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Case Reports   |    
Jaffe-Campanacci Syndrome A Case Report and Review of the Literature
Mohammad Anwar Hau, MBBS, MMed (Ortho); Edward J. Fox, MD; Justin M. Cates, MD, PhD; Brian E. Brigman, MD; Henry J. Mankin, MD
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Investigation performed at the Orthopaedic Oncology Service and the Department of Pathology, Massachusetts General Hospital, Boston, Massachusetts

Mohammad Anwar Hau, MBBS, MMed (Ortho)
Orthopaedic Department, Hospital Kota Bharu, 15586 Kota Bharu, Kelantan, Malaysia

Edward J. Fox, MD
Department of Orthopaedics, University of Rochester, 601 Elmwood Avenue, Rochester, NY 14642

Justin M. Cates, MD, PhD
75 Templeton Place, White River Junction, VT 05001

Brian E. Brigman, MD
Orthopedic Cell Biology Laboratory, Duke University, 389 Medical Sciences Research Building, Durham, NC 27710

Henry J. Mankin, MD
Orthopaedic Oncology Service, Gray 604, Massachusetts General Hospital, Boston, Massachusetts 02114. E-mail address for H.J. Mankin: hmankin@partners.org

The authors did not receive grants or outside funding in support of their research or preparation of this manuscript. They did not receive payments or other benefits or a commitment or agreement to provide such benefits from a commercial entity. No commercial entity paid or directed, or agreed to pay or direct, any benefits to any research fund, foundation, educational institution, or other charitable or nonprofit organization with which the authors are affiliated or associated.

J Bone Joint Surg Am, 2002 Apr 01;84(4):634-638
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Extract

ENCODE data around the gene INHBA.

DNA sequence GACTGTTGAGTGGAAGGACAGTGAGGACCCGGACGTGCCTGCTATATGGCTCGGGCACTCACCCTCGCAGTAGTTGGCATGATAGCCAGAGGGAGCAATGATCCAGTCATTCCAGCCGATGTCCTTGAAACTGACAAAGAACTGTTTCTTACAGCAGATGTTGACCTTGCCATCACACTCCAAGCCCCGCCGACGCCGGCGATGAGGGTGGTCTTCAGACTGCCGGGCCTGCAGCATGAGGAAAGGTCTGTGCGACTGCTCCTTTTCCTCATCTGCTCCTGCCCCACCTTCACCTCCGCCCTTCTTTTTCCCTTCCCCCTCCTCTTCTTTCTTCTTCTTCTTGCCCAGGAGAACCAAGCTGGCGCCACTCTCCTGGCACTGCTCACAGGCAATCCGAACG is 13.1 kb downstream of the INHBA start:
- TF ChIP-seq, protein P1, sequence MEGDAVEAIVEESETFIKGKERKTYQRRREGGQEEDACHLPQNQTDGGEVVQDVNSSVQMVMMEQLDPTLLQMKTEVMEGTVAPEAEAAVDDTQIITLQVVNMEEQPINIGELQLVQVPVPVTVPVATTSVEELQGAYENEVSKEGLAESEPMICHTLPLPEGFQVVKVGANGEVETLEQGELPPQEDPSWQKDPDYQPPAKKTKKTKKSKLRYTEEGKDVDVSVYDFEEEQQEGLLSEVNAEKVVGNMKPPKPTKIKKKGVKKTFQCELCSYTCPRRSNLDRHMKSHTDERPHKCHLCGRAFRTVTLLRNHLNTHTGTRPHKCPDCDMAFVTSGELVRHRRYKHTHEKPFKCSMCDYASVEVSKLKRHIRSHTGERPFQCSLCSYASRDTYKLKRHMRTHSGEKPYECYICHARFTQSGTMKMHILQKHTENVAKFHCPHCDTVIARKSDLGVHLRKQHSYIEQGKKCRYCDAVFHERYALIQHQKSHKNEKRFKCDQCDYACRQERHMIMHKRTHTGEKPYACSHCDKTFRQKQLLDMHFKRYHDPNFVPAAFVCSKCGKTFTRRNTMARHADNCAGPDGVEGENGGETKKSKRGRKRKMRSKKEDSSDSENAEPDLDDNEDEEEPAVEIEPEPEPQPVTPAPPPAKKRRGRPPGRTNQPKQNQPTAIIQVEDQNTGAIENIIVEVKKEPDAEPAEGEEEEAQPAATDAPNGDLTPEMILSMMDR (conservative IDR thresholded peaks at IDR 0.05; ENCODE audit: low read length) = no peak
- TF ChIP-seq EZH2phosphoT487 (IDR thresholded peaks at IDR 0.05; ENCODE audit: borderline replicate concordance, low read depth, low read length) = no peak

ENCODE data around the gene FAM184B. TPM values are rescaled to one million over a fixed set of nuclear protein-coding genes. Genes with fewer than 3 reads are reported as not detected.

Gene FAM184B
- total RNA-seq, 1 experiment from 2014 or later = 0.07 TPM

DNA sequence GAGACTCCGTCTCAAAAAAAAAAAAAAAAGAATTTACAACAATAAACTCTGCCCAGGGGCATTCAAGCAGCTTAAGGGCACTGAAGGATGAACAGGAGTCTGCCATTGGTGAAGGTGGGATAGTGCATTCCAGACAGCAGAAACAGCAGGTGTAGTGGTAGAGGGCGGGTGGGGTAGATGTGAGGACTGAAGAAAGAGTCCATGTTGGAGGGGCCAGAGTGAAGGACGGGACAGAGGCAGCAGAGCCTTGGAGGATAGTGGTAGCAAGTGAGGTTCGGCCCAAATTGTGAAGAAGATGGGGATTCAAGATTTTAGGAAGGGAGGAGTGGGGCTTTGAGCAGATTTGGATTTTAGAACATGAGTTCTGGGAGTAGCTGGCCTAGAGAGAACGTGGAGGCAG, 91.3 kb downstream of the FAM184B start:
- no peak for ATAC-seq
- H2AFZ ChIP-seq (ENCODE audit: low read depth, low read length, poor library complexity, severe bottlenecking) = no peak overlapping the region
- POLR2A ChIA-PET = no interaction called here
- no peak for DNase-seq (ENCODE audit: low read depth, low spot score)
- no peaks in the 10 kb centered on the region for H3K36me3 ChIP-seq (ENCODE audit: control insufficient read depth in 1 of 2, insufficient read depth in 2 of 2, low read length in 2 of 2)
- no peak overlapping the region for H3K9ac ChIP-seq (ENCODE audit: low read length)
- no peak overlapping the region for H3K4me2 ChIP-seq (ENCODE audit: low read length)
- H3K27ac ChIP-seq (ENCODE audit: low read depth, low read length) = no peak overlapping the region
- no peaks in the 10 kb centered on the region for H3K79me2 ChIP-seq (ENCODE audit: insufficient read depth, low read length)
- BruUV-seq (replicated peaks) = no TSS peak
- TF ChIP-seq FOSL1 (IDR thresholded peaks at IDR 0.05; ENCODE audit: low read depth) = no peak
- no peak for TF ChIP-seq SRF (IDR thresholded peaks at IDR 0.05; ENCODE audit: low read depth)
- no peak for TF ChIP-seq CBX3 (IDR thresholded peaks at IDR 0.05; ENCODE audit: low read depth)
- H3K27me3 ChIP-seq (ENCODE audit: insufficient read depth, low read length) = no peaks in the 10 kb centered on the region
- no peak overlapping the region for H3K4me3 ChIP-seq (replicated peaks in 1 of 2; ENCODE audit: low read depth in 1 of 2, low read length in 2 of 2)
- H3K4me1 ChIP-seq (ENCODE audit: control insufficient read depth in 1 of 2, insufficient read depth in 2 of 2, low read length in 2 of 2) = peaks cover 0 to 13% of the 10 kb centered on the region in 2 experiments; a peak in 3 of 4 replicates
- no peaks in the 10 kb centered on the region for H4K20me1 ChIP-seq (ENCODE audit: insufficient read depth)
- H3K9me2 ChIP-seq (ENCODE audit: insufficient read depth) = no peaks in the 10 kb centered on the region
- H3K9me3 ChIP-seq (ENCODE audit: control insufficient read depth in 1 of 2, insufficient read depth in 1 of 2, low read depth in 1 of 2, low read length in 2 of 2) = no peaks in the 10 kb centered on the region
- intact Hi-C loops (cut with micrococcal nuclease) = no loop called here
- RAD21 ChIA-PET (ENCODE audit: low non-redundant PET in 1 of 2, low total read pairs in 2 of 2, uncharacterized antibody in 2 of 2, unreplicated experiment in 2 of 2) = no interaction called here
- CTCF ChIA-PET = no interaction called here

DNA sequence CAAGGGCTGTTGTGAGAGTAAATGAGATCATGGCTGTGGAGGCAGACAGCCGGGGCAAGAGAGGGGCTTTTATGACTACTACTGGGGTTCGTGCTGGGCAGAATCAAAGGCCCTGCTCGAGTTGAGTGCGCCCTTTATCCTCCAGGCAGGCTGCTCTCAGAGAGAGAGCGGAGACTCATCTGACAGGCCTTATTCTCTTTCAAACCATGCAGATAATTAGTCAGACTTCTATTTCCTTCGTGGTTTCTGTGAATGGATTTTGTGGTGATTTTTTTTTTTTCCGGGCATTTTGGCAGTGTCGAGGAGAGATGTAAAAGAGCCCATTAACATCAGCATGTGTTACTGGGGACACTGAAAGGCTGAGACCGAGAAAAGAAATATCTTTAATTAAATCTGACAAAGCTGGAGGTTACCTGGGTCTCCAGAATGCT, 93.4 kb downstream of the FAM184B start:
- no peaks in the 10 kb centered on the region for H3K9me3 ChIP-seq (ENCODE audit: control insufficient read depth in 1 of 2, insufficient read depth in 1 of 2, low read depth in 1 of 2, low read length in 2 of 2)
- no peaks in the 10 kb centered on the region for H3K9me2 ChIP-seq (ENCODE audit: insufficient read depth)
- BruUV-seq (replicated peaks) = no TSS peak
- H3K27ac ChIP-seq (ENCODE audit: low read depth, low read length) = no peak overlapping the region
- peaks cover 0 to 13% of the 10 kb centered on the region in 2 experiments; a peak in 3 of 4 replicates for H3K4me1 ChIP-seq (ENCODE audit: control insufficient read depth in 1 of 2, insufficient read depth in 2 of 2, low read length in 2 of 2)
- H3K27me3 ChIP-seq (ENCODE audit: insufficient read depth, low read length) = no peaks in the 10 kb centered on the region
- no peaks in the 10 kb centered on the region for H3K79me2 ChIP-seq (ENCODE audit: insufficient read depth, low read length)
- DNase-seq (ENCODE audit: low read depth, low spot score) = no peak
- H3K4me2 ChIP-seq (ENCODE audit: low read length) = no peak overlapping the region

In 1942, Jaffe and Lichtenstein 1 first described nonosteogenic fibroma (now known as nonossifying fibroma) of bone as a frequently encountered benign fibrous lesion of the long bones. In 1958, Jaffe 2 subsequently described a rarely seen clinical entity in which multiple nonossifying fibromas occurred in association with caf�-au-lait spots and axillary freckling, but without accompanying neurofibromas. Jaffe suggested that the disorder was an unusual form of neurofibromatosis. In a subsequent report of the same findings-that is, multiple nonossifying fibromas and caf�-au-lait spots-Holt 3 suggested that they were incidental and unrelated. Schwartz and Ramos 4 attributed the two sets of findings to a syndrome called diffuse mesodermal dysplasia, but the name was never adopted. Several isolated cases of this unusual clinical presentation were reported by Mandell et al. 5 and Pitcock 6 . In 1983, Campanacci et al. 7 reported on ten patients with nonossifying fibromas associated with some features of neurofibromatosis and expressed the opinion that these cases represented a new syndrome. Mirra et al. 8 reported on a patient with similar symptoms in 1982 and, on the basis of their knowledge of the large series reported on later by Campanacci et al., designated the syndrome as Jaffe-Campanacci syndrome. Since then, the syndrome has been widely accepted as a unique clinical entity, but very few cases have been reported in the English-language literature 7,9-13 .
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